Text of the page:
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Vine Weeds of Missouri

Japanese honeysuckle (Lonicera japonica)

Japanese honeysuckle

Growth habit

  • Perennial

Other names

  • Chinese honeysuckle
  • Woodbine

Origin

  • Asia

Control classification

  • Moderately easy

Note

  • Before using any herbicide, read and follow directions on the label accompanying that product. Reference to specific trade names does not imply endorsement by the University of Missouri; discrimination is not intended against similar products.

Japanese honeysuckle


 

Japanese honeysuckle escaped from cultivation and has quickly become a pest of landscapes, thickets and rights-of-way. Its aggressive growth outcompetes native vegetation by vigorous above ground runners and underground rhizomes. Planting of Japanese honeysuckle is not recommended in Missouri because of its ability to choke out shrubs and small trees. The leaves of the plant are opposite and ovate with entire margins. Its stems have a reddish brown coloration and are hairy. The flowers are fragrant and range in color from creamy white to yellow. Although some species of honeysuckle in Missouri have bright red or orange berries, Japanese honeysuckle has black fruit that contains two or three seeds.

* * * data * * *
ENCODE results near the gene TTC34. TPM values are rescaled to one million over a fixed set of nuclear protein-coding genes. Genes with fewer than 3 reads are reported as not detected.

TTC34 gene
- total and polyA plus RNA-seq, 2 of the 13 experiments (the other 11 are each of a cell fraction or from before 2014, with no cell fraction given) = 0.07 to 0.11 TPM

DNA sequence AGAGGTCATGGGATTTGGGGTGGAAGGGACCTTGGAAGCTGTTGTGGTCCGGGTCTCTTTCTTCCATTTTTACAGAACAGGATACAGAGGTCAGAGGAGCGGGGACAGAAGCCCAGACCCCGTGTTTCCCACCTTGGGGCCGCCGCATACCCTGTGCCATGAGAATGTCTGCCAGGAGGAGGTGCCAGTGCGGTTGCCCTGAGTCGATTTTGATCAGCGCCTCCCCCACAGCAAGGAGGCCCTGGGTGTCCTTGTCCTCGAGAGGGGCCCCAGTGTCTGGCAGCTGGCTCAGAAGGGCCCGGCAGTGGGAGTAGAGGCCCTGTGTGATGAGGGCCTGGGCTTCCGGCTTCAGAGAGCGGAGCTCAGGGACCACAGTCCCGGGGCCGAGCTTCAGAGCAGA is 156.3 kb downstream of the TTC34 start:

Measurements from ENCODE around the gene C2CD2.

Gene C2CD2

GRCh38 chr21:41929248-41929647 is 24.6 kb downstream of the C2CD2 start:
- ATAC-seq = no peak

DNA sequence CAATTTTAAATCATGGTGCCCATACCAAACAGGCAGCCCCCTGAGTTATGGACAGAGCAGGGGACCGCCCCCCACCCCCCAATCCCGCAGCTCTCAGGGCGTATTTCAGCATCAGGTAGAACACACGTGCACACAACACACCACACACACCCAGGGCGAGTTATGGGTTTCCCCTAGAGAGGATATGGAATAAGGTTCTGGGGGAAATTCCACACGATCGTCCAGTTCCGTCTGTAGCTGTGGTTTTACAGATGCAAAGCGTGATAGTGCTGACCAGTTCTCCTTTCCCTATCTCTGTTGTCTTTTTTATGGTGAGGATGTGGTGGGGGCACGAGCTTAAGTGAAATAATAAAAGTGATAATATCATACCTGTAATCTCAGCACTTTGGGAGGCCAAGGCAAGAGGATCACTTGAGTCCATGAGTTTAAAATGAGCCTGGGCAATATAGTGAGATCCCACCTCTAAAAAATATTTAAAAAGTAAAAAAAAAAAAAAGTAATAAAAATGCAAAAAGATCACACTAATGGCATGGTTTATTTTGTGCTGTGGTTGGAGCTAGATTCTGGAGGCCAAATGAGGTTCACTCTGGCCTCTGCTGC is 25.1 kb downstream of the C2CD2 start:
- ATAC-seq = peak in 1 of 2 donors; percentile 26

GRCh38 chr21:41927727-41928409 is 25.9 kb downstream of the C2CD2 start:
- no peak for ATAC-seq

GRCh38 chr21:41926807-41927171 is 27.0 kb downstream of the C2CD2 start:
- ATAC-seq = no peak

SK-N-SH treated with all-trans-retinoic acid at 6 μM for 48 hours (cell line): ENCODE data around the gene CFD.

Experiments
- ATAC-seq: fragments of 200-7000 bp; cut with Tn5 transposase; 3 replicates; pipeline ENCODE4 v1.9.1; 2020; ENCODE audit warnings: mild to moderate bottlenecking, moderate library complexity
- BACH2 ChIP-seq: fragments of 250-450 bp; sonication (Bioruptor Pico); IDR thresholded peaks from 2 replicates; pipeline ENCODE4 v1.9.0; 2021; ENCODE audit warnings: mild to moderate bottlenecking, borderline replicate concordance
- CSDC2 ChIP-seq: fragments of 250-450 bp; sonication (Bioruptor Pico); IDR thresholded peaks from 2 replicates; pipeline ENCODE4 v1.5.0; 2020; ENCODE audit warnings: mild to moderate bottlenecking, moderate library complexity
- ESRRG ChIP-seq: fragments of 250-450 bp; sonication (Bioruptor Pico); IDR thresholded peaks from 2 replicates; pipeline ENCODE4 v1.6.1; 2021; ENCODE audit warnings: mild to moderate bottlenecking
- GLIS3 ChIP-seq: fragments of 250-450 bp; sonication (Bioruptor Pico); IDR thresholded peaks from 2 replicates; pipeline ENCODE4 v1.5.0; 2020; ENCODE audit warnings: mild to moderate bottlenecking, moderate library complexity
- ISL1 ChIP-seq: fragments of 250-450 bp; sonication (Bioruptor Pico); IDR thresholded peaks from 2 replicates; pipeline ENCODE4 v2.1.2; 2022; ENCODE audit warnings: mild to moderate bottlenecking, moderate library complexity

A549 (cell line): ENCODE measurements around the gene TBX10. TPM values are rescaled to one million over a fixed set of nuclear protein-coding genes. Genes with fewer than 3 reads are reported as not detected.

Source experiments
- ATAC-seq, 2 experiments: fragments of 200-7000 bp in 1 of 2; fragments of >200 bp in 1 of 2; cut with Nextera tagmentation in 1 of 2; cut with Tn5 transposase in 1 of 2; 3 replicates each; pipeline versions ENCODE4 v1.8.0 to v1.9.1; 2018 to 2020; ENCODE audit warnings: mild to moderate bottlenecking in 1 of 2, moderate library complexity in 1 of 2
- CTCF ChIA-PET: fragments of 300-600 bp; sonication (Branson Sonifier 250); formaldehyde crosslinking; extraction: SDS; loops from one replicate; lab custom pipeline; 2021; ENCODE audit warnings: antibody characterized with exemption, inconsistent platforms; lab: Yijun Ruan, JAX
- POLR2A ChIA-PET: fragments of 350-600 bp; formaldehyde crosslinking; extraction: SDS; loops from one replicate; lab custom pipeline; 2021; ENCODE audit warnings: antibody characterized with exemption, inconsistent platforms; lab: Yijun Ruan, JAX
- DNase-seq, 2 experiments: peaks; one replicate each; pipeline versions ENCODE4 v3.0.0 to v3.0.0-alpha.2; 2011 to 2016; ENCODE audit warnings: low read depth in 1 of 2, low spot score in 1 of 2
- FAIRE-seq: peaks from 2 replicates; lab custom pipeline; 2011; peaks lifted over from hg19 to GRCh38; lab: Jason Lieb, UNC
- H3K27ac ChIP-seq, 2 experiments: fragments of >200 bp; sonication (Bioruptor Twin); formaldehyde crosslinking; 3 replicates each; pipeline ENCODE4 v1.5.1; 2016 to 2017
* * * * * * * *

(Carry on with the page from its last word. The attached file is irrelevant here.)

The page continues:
Although the plant was originally most frequently encountered in southeast Missouri, it is now scattered throughout the state.
 

IPM1021, new December 2003

Wild thing
 

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IPM1021 Vine Weeds of Missouri | Page 7 | University of Missouri Extension